This fundamentalism is quite isolated from outside culture and makes sure wives and children are isolated as well. This isolation is expressed in several ways.

Fundamentalist Purity Culture. Most believers want their children to be chaste until they are married, but fundamentalists often carry this to the extreme. Girls are taught not only that their virginity is the most important thing they have to give to their eventual husbands (otherwise they are liked chewed bubble gum) but that even having a crush on a boy they do not marry takes away part of their heart that belongs to their future husband. So it is no surprise that a very popular book among fundamentalists is I Kissed Dating Goodbye.

Among some fundamentalists, dating is replaced by a courtship ritual in which a young man approaches the father for permission to court his daughter; this is understood to be a prelude to marriage, and it is typical that their first kiss is at their wedding. Sometimes, marriages are even arranged by the fathers of two children of marriageable age.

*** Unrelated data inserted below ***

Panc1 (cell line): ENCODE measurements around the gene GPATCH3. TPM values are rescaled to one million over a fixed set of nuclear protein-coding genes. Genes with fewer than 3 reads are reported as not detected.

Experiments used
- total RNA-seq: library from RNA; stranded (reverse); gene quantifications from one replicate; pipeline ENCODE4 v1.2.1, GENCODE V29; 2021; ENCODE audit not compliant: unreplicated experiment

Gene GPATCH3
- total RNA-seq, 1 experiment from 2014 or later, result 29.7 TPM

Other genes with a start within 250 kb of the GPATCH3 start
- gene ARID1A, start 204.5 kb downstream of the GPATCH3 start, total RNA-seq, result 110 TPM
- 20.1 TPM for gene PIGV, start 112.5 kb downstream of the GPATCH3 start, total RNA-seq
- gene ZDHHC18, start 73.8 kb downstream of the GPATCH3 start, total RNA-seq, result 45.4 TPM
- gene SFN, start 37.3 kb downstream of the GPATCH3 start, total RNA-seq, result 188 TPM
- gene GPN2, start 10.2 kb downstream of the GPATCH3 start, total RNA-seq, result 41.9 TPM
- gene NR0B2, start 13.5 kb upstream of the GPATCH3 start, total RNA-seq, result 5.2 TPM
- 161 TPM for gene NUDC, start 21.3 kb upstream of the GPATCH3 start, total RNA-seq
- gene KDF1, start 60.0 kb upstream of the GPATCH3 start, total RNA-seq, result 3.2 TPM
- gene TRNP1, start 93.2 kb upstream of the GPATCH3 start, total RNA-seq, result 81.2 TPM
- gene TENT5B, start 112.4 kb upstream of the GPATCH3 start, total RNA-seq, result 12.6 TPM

Fundamentalist Homeschooling. There is nothing innately wrong with homeschooling if the parents are qualified to teach their children. I have a close friend who home-schooled his son and I believe that son had a superior education. However, a superior education is not the goal in fundamentalist homeschooling; instead homeschooling is used to prevent exposure to the evils of public school education.

Fundamentalist homeschooling focuses on the Bible and specifically rejects such public school features as evolution in favor of Young Earth Creationism. Homeschooling is sometimes delivered in group settings.

Fundamentalist home-schoolers use curricula prepared especially for fundamentalist culture, and the curriculum with which I am most familiar is woefully inadequate as educational material. It is heavily based on the Bible and ‘biblical’ doctrines, and learning involves rote memorization of manuals in order to provide ‘correct’ memorized answers on the prepared tests.

Homeschoolers often claim homeschooling is academically superior to public education, but many who try to attend college after homeschooling find they are not prepared or even that their education does not qualify them for college entrance.